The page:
The bank’s refusal to offer technical assistance has been linked to environmental and transparency issues.
The World Bank has rejected a request from the Salvadoran government for help with its Bitcoin program.
The Bretton Woods institution announced it on Wednesday, hinting that its refusal to support the Central American nation’s implementation of Bitcoin was due to associated environmental and transparency disadvantages, according to Reuters.
Yesterday, El Salvador’s Finance Minister Alejandro Zelaya announced that the country had asked the World Bank for technical assistance to push the adoption of Bitcoin as legal tender.
But the bank says it cannot provide such aid, although it remains “engaged” in its efforts to help El Salvador on issues such as the transparency and regulation of its monetary system.
“Although the government has asked us for help with Bitcoin, the World Bank cannot support this in view of the environmental and transparency deficiencies,” the global lender said in a statement.
The Salvadoran government had reportedly also reached out to the Central American Bank for Economic Integration (CABEI) for similar technical assistance.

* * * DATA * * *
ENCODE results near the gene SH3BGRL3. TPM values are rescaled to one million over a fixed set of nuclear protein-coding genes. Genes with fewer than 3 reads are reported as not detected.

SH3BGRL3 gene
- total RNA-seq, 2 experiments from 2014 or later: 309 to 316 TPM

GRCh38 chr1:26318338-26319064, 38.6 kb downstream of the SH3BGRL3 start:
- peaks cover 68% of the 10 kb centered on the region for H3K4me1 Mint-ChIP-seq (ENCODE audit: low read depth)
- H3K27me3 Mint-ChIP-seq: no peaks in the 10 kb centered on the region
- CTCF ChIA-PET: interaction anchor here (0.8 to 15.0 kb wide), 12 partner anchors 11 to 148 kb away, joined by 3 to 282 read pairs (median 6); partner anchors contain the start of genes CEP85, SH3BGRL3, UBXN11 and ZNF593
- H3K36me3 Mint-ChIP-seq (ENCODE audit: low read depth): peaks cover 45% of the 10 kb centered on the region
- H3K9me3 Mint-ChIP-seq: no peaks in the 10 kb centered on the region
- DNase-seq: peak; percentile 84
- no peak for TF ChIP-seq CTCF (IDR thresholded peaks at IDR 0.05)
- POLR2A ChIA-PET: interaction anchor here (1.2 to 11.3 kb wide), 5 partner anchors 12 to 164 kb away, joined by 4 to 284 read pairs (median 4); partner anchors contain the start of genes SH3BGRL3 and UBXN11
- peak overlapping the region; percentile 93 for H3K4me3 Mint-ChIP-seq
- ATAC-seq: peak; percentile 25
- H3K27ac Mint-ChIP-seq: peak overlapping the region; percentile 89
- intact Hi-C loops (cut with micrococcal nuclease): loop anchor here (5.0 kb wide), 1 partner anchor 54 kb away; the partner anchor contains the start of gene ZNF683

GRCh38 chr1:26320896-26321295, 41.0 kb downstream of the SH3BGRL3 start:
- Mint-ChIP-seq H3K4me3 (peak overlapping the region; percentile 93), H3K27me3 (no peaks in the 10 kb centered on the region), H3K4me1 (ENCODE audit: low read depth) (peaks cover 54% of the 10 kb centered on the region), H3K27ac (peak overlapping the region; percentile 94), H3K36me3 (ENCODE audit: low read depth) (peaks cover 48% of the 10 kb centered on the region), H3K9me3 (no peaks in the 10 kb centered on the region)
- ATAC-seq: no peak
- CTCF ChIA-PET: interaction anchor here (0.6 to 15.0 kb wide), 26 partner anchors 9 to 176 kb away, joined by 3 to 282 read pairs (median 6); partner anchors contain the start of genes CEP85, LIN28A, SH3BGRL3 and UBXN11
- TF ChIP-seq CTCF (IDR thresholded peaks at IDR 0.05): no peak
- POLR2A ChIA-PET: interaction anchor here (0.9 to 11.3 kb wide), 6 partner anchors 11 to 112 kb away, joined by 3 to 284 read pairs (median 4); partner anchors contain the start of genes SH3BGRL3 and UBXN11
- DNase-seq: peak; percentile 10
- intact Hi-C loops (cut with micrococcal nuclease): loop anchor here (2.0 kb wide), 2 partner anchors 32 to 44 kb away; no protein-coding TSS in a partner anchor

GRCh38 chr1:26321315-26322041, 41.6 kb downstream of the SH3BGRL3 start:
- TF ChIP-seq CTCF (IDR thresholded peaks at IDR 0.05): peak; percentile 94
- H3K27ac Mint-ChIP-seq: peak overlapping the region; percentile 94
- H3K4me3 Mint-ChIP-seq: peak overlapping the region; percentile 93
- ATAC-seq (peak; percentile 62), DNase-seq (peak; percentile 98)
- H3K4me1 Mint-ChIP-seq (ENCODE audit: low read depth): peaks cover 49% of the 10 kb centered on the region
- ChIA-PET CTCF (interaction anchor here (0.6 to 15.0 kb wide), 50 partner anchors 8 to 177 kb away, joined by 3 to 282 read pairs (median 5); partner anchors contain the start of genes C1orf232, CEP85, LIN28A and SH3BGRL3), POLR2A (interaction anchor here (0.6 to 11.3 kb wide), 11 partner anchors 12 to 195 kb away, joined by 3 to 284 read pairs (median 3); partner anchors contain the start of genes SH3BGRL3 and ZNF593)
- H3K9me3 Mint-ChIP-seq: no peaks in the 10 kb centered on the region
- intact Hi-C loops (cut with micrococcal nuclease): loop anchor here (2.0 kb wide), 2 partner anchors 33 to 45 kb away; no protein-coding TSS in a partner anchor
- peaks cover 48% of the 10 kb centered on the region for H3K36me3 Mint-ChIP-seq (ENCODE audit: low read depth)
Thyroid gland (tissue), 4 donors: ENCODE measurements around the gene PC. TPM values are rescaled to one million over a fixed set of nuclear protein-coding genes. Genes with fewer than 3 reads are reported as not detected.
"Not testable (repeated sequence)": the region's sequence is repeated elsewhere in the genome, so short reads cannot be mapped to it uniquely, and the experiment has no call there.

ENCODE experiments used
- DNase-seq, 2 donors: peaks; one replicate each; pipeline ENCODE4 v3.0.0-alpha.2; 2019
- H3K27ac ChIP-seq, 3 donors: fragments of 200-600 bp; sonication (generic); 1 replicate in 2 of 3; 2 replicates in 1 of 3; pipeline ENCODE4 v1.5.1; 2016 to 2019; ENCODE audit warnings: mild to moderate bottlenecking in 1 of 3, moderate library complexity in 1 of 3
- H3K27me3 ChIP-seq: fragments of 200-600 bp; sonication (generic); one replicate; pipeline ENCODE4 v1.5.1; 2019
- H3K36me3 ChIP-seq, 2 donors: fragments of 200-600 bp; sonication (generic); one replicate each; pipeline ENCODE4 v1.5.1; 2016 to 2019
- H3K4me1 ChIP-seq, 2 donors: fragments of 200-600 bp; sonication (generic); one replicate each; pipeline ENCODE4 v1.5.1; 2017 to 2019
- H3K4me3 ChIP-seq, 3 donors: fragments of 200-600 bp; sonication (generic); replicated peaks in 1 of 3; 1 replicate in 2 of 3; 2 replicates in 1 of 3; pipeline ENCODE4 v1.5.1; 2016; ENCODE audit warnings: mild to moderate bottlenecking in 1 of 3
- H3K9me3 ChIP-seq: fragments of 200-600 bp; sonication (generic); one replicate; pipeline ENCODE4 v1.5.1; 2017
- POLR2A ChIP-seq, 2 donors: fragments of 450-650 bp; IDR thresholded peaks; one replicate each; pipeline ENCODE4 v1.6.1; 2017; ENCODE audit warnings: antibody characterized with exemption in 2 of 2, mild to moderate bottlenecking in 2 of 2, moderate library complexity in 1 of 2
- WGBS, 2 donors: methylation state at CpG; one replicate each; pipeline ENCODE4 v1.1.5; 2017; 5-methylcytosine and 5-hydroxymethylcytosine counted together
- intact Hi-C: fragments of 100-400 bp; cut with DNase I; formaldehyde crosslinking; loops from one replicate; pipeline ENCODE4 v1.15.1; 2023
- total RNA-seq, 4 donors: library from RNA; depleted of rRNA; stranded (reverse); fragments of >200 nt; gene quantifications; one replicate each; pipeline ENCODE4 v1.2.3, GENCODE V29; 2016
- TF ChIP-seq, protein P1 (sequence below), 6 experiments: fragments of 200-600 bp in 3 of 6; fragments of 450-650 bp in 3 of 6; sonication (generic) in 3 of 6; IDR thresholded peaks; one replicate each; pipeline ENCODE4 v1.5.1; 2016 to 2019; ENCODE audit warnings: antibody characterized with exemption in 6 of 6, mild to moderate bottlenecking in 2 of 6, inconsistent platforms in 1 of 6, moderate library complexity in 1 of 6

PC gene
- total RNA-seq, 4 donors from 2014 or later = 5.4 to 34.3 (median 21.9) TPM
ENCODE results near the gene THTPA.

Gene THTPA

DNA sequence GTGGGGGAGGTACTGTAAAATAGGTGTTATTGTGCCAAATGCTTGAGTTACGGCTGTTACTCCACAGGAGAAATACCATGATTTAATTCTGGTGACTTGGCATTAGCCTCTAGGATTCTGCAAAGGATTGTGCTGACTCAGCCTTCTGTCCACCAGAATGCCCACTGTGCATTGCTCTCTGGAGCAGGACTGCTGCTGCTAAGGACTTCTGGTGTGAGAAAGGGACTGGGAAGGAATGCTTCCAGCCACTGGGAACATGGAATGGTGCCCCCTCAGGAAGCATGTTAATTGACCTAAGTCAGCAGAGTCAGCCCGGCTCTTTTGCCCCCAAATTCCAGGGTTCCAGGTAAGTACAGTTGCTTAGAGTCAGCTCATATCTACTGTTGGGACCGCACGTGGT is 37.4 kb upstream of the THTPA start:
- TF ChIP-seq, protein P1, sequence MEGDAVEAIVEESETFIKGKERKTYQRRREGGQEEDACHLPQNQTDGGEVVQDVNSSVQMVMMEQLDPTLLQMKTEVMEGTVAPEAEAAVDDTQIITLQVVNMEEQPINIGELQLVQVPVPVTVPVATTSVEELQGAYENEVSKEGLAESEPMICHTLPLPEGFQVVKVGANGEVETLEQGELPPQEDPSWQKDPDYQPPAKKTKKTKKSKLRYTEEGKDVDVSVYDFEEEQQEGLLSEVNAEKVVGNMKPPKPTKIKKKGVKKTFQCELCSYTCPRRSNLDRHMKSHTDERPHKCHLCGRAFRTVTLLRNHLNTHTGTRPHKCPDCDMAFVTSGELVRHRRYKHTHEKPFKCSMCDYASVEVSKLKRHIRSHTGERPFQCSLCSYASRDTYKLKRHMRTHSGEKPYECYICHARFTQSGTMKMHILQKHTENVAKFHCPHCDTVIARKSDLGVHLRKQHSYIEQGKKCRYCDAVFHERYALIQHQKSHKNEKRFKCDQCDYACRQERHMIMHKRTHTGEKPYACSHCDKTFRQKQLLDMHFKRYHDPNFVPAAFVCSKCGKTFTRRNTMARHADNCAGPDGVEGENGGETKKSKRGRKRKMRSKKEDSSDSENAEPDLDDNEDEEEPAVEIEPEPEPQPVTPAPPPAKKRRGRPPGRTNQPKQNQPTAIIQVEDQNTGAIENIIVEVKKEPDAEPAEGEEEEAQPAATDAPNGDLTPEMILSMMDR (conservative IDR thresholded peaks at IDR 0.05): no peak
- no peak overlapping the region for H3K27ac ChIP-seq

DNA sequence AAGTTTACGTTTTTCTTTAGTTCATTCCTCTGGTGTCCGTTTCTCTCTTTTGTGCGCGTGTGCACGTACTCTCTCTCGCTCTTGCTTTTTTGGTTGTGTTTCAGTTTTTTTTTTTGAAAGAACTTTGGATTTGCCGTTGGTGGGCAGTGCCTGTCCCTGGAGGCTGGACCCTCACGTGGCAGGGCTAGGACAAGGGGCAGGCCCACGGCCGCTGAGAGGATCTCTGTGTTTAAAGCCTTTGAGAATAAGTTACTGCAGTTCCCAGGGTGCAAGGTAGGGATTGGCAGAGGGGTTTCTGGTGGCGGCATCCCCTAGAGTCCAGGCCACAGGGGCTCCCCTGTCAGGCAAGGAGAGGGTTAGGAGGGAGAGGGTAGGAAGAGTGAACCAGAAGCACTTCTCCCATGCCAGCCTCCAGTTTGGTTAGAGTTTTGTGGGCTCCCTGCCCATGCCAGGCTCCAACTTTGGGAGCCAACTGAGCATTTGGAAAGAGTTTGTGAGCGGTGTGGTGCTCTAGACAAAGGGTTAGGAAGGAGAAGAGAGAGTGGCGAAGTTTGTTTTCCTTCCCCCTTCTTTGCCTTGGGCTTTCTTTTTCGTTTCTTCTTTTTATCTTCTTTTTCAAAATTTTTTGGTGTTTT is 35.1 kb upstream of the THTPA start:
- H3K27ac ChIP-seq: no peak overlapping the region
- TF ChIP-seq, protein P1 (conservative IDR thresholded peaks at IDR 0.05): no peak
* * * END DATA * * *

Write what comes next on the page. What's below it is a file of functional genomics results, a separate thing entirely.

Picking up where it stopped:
In a statement from its Executive President Dante Mossi, the bank said it will “select subject matter experts to advise on the implementation of this innovative reform, including risk assessment and proper regulation”.
The World Bank’s response comes as El Salvador continues to negotiate a $ 1 billion deal with the International Monetary Fund that aims to support the country’s budgets through 2023.
In particular, the IMF criticized the Bitcoin Act, noting that “the introduction of Bitcoin as legal tender raises a number of macroeconomic, financial and legal issues that require very careful analysis.”
IMF communications director Gerry Rice also stated during the press conference that cryptocurrencies “can pose significant risks”. In his opinion, there is a need for effective regulatory measures targeting crypto assets.
Despite these concerns, however, Zelaya has indicated that the Washington, DC-based monetary institution is “not against” San Salvador’s Bitcoin program.